Original Article | Published:

A phase I study on pharmacokinetics and pharmacodynamics of higenamine in healthy Chinese subjects

Acta Pharmacologica Sinica volume 33, pages 13531358 (2012) | Download Citation



To investigate the pharmacokinetics, pharmacodynamics, and safety of higenamine, an active ingredient of Aconite root, in healthy Chinese volunteers.


Ten subjects received continuous, intravenous infusion of higenamine at gradually escalating doses from 0.5 to 4.0 μg·kg−1·min−1, each dose was given for 3 min. Blood and urine samples were collected at designated time points to measure the concentrations of higenamine. Pharmacodynamics was assessed by measuring the subject's heart rate. A nonlinear mixed-effect modeling approach, using the software Phoenix NLME, was used to model the plasma concentration-time profiles and heart rate.


Peak concentrations (Cmax) of higenamine ranged from 15.1 to 44.0 ng/mL. The half-life of higenamine was 0.133 h (range, 0.107–0.166 h), while the area under concentration-time curve (AUC), extrapolated to infinity, was 5.39 ng·h·mL−1 (range, 3.2-6.8 ng·h·mL−1). The volume of distribution (V) was 48 L (range, 30.8–80.6 L). The total clearance (CL) was 249 L/h (range, 199-336 L/h). Within 8 h, 9.3% (range, 4.6%–12.4%) of higenamine was recovered in the urine. The pharmacokinetics of higenamine was successfully described using a two-compartment model with nonlinear clearance. In the pharmacodynamic model, heart rates were related to the plasma drug concentrations using a simple direct effect model with baseline. The E0, Emax, and EC50 were 68 bpm, 73 bpm and 8.1 μg/L, respectively.


Higenamine has desirable pharmacokinetic and pharmacodynamic characteristics. The results provide important information for future clinical studies on higenamine.


Stress myocardial perfusion imaging is a widely used technique for the noninvasive evaluation of coronary artery disease (CAD), especially for patients who cannot exercise. Patients with coronary artery blockages may show minimal or no symptoms during rest. However, symptoms and signs of heart disease may be unmasked by exposing the heart to exercise- or drug-induced stress. Currently, the most popular drugs for pharmacologic stress tests are regadenoson, dipyridamole and dobutamine1,2,3, but these drugs commonly cause adverse effects and cannot be used in some patients4,5,6.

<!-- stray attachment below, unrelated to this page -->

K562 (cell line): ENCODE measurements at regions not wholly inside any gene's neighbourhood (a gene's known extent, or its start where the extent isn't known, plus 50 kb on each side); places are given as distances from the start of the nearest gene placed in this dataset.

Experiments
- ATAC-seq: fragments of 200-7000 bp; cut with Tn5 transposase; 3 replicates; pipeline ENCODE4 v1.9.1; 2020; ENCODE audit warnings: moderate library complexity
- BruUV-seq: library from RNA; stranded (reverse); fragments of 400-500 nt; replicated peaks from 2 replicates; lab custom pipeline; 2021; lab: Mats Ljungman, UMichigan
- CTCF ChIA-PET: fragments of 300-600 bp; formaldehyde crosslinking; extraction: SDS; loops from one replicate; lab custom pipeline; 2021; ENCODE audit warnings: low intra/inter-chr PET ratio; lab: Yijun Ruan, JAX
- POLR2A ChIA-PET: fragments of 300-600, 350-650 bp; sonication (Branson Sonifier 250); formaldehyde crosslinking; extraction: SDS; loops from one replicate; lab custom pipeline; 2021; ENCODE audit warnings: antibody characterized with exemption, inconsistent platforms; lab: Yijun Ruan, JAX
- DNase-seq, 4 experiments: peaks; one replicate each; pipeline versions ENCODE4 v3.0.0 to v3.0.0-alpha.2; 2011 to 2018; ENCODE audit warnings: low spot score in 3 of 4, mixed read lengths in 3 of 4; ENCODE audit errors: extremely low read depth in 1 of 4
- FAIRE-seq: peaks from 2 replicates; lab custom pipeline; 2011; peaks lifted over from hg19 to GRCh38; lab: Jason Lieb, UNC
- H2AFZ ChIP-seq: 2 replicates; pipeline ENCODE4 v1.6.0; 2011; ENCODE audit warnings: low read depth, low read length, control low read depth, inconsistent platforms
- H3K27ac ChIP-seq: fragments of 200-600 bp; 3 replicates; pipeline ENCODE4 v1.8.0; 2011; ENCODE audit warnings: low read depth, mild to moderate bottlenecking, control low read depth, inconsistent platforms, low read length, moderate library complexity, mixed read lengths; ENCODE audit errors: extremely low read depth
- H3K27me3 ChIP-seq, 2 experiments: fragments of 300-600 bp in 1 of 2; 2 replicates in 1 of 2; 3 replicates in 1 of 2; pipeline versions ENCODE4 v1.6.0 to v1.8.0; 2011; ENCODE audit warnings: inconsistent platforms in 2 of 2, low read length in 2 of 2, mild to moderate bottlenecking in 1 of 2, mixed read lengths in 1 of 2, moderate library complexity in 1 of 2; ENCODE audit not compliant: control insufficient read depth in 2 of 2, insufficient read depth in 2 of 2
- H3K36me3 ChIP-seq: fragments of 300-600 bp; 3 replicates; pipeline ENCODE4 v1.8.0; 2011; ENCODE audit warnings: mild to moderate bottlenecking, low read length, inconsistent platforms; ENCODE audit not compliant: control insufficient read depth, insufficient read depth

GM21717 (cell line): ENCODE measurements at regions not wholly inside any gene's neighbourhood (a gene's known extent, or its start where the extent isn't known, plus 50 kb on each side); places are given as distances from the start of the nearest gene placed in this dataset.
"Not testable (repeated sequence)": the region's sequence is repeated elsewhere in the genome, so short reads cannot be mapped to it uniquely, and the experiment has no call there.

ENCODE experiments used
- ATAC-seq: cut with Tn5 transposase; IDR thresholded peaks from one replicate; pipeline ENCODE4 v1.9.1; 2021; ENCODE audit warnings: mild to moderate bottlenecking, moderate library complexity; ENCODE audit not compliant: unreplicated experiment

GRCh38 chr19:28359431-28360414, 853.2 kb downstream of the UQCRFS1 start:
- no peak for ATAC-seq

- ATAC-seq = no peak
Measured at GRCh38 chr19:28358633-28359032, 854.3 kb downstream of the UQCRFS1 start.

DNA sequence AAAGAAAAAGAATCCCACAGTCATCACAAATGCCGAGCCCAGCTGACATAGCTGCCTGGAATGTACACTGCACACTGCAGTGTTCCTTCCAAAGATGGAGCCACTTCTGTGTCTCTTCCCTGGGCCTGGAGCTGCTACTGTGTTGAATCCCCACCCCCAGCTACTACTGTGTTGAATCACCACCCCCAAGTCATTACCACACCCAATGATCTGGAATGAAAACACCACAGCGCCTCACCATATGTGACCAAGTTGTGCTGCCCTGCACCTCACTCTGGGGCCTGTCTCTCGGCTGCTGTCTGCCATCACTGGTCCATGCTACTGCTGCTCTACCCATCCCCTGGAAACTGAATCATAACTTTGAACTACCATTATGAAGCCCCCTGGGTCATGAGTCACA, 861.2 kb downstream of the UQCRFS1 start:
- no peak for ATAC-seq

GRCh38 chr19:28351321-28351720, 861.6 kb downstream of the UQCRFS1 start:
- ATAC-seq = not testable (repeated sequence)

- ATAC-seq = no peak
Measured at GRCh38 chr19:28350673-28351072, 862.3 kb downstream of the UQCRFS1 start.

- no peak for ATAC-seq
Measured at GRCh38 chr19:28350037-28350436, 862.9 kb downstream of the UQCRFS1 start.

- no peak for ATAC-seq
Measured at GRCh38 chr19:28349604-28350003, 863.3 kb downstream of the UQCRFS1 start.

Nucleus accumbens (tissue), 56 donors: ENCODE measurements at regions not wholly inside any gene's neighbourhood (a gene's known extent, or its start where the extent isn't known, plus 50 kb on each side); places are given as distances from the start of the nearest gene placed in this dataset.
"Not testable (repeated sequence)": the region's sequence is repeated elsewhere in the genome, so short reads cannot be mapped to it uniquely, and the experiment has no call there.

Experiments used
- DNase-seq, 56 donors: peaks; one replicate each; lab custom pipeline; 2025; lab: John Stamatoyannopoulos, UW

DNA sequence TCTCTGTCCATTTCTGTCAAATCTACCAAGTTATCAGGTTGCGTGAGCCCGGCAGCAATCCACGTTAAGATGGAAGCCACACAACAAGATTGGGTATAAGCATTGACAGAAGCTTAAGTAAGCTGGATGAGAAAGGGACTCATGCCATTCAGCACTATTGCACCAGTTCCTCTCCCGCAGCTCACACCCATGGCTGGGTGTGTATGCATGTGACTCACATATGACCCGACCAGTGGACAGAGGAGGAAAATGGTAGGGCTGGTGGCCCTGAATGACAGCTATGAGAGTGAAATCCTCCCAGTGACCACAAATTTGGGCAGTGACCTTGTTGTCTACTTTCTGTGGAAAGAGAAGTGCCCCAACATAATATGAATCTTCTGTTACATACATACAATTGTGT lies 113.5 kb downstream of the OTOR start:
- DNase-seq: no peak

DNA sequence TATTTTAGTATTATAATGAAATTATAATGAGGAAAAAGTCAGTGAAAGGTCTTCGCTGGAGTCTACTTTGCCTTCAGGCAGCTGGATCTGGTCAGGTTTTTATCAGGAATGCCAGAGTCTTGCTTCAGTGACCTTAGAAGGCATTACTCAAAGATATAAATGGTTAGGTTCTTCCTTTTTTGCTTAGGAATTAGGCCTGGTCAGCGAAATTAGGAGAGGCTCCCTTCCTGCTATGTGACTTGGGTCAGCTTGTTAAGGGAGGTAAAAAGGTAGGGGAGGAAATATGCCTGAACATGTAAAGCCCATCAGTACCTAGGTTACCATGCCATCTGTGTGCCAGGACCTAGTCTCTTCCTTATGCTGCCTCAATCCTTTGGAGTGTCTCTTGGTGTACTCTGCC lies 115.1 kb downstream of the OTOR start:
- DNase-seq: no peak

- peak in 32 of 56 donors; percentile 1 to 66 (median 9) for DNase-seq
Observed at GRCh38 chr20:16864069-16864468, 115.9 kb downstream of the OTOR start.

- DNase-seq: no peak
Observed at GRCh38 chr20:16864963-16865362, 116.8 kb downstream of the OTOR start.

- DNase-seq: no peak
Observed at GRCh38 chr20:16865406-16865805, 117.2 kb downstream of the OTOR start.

Higenamine is an active ingredient of Aconite root, which is used in Chinese herbal medicine (Figure 1). Higenamine has been shown to stimulate the cardiac β-adrenoceptor, vasodilation and anti-platelet aggregation through α-adrenoceptor interaction and could represent a new agent for pharmaceutical stress testing7,8,9,10,11. Moreover, higenamine was well tolerated among healthy Chinese subjects in a clinical trial, which reported that the highest safe dose was 24 μg/kg12.

Figure 1
Figure 1

Chemical structure of higenamine.

To date, a pharmacokinetic and pharmacodynamic profile of higenamine has not been reported in humans. Here, we report the first clinical trial conducted to evaluate the pharmacokinetics and pharmacodynamics of higenamine in healthy Chinese subjects.

Materials and methods

Study design

An open-label, non-controlled, single-dose, single-center study was conducted in healthy Chinese subjects. The study was approved by the Ethics Committee of Peking Union Medical College Hospital (PUMCH) and was accomplished in accordance with Good Clinical Practice guidelines. It conformed to the ethical principles of the Declaration of Helsinki. Written informed consent was obtained from each subject before the study.


Subjects who were 19 to 45 years of age, had a body mass index (BMI) between 18 and 25 kg/m2 and a body weight >50 kg (male) and >45 kg (female) were eligible for inclusion in the study. Subjects with a recent history or the presence of any significant diseases, as judged by a medical interview and a physical examination, were not allowed to participate in the study. Additionally, subjects with any history of drug hypersensitivity, allergy or serious adverse drug reaction(s), including photosensitivity reaction, were excluded. For inclusion in the study, the results of clinical laboratory tests (including hematology, urinalysis and routine biochemistry) had to be within the normal range, and a normal baseline 12-lead electrocardiogram (ECG) was required for each subject. Subjects were excluded if they had participated in any other clinical trial or donated blood within 90 d prior to the beginning of this study. Subjects were also not allowed to participate in the study if their diastolic blood pressure was higher than 90 mmHg, their systolic blood pressure was higher than 140 mmHg or their heart rate was lower than 45 beats per minute (bpm) and/or higher than 90 bpm while at rest.